In 1924 an attempt was made to install a zoo at the park. George W. McLaughlin provided a number of buffalo from Wainwright, Alberta that were confined in an area to the north-west of Henry House. They were there until 1931 when the herd began to look somewhat weather-beaten and the odor from the animal pen became offensive to those using Lakeview Park. As a result, it was decided to move them to the Riverdale Zoo in Toronto.
For decades through the 20th century, Lakeview Park was dotted with cottages which were lived in or rented through the year. In 1926, it was reported that many out-of-towners were from Toronto, and some were even American tourists. Many people in Oshawa have stories about living in the cottages, which were ill-equipped for winter with no insulation, electricity or running water. One of the cottages was built by the Oshawa Rotary Club and rented to the Red Cross for one dollar a year. The Red Cross operated it as a summer holiday cottage for wards of the Children’s Aid Society. As the years went on, these cottages slowly fell into disrepair as they were divided into apartments. The City decided that the only way to continue with expanding the park was to tear down the cottages when the leases ran out. The last tenants left in 1984. One of the last remaining cottages is was part of the Oshawa Museum complex. It was located beside the maintenance shed and is used as a storage unit for lumber and large articles until it was torn down in the winter of 2013.
Improvements and development of the park has continued since it was first deeded to the Town. In 1927, the Jubilee Pavilion opened to commemorate the 60th Anniversary of Confederation. It was well known for its nightly dances throughout the year, boasting the best dance floors in North America.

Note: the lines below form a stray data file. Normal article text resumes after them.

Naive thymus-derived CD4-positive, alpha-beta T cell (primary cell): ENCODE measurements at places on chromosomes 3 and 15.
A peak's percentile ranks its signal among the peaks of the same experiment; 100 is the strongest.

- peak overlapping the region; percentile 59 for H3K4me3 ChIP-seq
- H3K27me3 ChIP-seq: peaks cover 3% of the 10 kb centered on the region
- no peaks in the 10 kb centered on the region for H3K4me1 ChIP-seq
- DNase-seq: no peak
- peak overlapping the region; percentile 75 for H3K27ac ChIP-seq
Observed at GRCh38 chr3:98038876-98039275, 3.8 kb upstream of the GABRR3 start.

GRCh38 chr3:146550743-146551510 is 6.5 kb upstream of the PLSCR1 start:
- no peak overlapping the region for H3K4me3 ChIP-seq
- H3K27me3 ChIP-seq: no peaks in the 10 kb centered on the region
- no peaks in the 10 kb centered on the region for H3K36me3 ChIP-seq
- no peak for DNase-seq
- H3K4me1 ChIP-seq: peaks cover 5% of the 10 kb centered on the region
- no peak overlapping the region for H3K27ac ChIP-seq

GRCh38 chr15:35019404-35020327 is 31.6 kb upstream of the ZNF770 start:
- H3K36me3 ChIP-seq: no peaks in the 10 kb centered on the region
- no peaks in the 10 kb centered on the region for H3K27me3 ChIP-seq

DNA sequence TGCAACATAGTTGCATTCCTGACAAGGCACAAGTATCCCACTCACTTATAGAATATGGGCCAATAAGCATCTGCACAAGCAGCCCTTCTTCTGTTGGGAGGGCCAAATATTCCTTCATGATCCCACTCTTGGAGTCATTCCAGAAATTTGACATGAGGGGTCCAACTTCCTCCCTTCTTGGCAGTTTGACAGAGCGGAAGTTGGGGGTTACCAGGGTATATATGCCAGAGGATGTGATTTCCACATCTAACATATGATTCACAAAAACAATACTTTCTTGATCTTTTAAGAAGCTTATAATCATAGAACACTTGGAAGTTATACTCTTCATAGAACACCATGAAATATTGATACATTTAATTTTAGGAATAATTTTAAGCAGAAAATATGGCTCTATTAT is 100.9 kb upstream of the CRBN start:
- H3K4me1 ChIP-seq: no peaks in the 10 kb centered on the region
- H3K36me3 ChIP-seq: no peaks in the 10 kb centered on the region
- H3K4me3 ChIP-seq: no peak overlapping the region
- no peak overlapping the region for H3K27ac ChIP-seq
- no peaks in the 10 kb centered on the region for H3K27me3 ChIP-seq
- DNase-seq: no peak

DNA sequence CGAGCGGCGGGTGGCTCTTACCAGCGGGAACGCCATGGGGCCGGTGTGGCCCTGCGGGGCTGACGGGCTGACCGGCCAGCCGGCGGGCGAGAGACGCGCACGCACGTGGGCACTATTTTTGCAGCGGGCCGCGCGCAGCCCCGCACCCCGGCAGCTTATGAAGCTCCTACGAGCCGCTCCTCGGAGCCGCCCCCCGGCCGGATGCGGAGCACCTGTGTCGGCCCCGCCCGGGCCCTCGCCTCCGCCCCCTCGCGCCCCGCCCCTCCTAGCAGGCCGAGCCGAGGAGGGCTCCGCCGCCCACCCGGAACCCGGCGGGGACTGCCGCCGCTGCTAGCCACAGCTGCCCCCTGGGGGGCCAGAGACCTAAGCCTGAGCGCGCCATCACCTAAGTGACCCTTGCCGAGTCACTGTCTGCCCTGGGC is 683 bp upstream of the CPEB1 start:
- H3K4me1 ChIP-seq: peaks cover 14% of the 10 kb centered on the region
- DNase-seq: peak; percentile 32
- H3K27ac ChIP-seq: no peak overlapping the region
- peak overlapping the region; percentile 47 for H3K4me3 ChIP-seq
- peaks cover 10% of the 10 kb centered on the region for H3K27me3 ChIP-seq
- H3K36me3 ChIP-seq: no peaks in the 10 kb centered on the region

The Lady of the Lake statue and fountain, which today is located between the Museum buildings, was originally located to the west of the Jubilee Pavilion. City Council spent $4,778 on the statue of a nude nine year old girl; this caused quite the controversy as many citizens did not feel it was appropriate for public display. The statue was made in Italy and imported by Whitby Stafford Brothers Monumental Works. It was put into an illuminated pool in the park and dedicated on May 24, 1959, commemorating the gift of the pool by General Motors of Canada. It was relocated in the fall of 2001.
In the late 1970s, a long-range plan of park improvements was to be slowly set into motion. The initial plans included a new and much larger playground, recreation areas (including those designated for baseball and soccer), and the expansion of the road. One important addition was the brick walkway constructed in 1984, extending from the pier to the end of the park. A plaque bears the following inscription: “This boardwalk was constructed and dedicated for the enjoyment of our citizens as a remembrance of Oshawa’s 60th anniversary and Ontario’s bicentennial, 1984.”
Finally, in the summers of 1993 and 1994, finishing touches on the park were completed. The pier was reopened, the beach area had been improved, and – significantly – the roads and parking had been upgraded in 1990. The old Henry Street that ran between the three historic homes was gone, replaced by efficient walkways. In 1997, after the passing of Princess Diana, there was a suggestion to change the name to “Diana Lakeview Park,” but this did not come to fruition.